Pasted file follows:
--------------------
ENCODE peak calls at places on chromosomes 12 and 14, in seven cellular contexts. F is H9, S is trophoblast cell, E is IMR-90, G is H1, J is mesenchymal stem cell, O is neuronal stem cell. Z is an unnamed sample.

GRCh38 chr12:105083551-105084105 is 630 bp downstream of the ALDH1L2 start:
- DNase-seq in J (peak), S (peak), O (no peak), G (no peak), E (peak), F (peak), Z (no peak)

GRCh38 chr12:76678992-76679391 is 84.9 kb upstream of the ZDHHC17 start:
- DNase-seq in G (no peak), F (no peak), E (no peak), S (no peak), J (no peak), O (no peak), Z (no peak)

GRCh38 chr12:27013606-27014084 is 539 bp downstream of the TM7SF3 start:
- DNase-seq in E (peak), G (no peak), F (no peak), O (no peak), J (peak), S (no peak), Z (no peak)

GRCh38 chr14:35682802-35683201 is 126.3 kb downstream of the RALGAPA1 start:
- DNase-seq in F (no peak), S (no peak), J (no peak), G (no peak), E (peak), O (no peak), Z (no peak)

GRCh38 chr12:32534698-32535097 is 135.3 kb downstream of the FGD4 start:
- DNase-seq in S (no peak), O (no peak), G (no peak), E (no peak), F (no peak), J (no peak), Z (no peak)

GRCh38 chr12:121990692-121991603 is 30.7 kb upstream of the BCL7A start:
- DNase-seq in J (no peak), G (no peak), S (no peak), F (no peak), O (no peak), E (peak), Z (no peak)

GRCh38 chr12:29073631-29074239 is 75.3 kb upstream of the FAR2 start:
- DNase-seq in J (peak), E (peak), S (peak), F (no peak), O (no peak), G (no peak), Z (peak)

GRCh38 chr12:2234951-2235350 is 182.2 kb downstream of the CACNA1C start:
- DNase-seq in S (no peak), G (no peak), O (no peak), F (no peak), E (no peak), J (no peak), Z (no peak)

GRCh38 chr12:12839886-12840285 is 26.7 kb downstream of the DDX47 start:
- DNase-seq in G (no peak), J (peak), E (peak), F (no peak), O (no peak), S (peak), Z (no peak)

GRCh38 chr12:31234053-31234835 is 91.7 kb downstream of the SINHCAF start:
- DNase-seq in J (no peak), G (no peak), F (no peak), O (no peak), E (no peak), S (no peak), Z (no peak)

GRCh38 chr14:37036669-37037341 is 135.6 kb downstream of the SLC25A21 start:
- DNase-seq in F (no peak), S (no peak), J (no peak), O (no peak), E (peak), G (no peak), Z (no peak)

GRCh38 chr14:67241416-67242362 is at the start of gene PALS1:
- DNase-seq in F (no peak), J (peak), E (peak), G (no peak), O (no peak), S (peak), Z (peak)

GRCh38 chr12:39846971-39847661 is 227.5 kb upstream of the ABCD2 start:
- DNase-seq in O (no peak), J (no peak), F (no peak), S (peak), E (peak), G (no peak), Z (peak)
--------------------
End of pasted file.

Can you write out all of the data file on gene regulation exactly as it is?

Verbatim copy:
ENCODE peak calls at places on chromosomes 12 and 14, in seven cellular contexts. F is H9, S is trophoblast cell, E is IMR-90, G is H1, J is mesenchymal stem cell, O is neuronal stem cell. Z is an unnamed sample.

GRCh38 chr12:105083551-105084105 is 630 bp downstream of the ALDH1L2 start:
- DNase-seq in J (peak), S (peak), O (no peak), G (no peak), E (peak), F (peak), Z (no peak)

GRCh38 chr12:76678992-76679391 is 84.9 kb upstream of the ZDHHC17 start:
- DNase-seq in G (no peak), F (no peak), E (no peak), S (no peak), J (no peak), O (no peak), Z (no peak)

GRCh38 chr12:27013606-27014084 is 539 bp downstream of the TM7SF3 start:
- DNase-seq in E (peak), G (no peak), F (no peak), O (no peak), J (peak), S (no peak), Z (no peak)

GRCh38 chr14:35682802-35683201 is 126.3 kb downstream of the RALGAPA1 start:
- DNase-seq in F (no peak), S (no peak), J (no peak), G (no peak), E (peak), O (no peak), Z (no peak)

GRCh38 chr12:32534698-32535097 is 135.3 kb downstream of the FGD4 start:
- DNase-seq in S (no peak), O (no peak), G (no peak), E (no peak), F (no peak), J (no peak), Z (no peak)

GRCh38 chr12:121990692-121991603 is 30.7 kb upstream of the BCL7A start:
- DNase-seq in J (no peak), G (no peak), S (no peak), F (no peak), O (no peak), E (peak), Z (no peak)

GRCh38 chr12:29073631-29074239 is 75.3 kb upstream of the FAR2 start:
- DNase-seq in J (peak), E (peak), S (peak), F (no peak), O (no peak), G (no peak), Z (peak)

GRCh38 chr12:2234951-2235350 is 182.2 kb downstream of the CACNA1C start:
- DNase-seq in S (no peak), G (no peak), O (no peak), F (no peak), E (no peak), J (no peak), Z (no peak)

GRCh38 chr12:12839886-12840285 is 26.7 kb downstream of the DDX47 start:
- DNase-seq in G (no peak), J (peak), E (peak), F (no peak), O (no peak), S (peak), Z (no peak)

GRCh38 chr12:31234053-31234835 is 91.7 kb downstream of the SINHCAF start:
- DNase-seq in J (no peak), G (no peak), F (no peak), O (no peak), E (no peak), S (no peak), Z (no peak)

GRCh38 chr14:37036669-37037341 is 135.6 kb downstream of the SLC25A21 start:
- DNase-seq in F (no peak), S (no peak), J (no peak), O (no peak), E (peak), G (no peak), Z (no peak)

GRCh38 chr14:67241416-67242362 is at the start of gene PALS1:
- DNase-seq in F (no peak), J (peak), E (peak), G (no peak), O (no peak), S (peak), Z (peak)

GRCh38 chr12:39846971-39847661 is 227.5 kb upstream of the ABCD2 start:
- DNase-seq in O (no peak), J (no peak), F (no peak), S (peak), E (peak), G (no peak), Z (peak)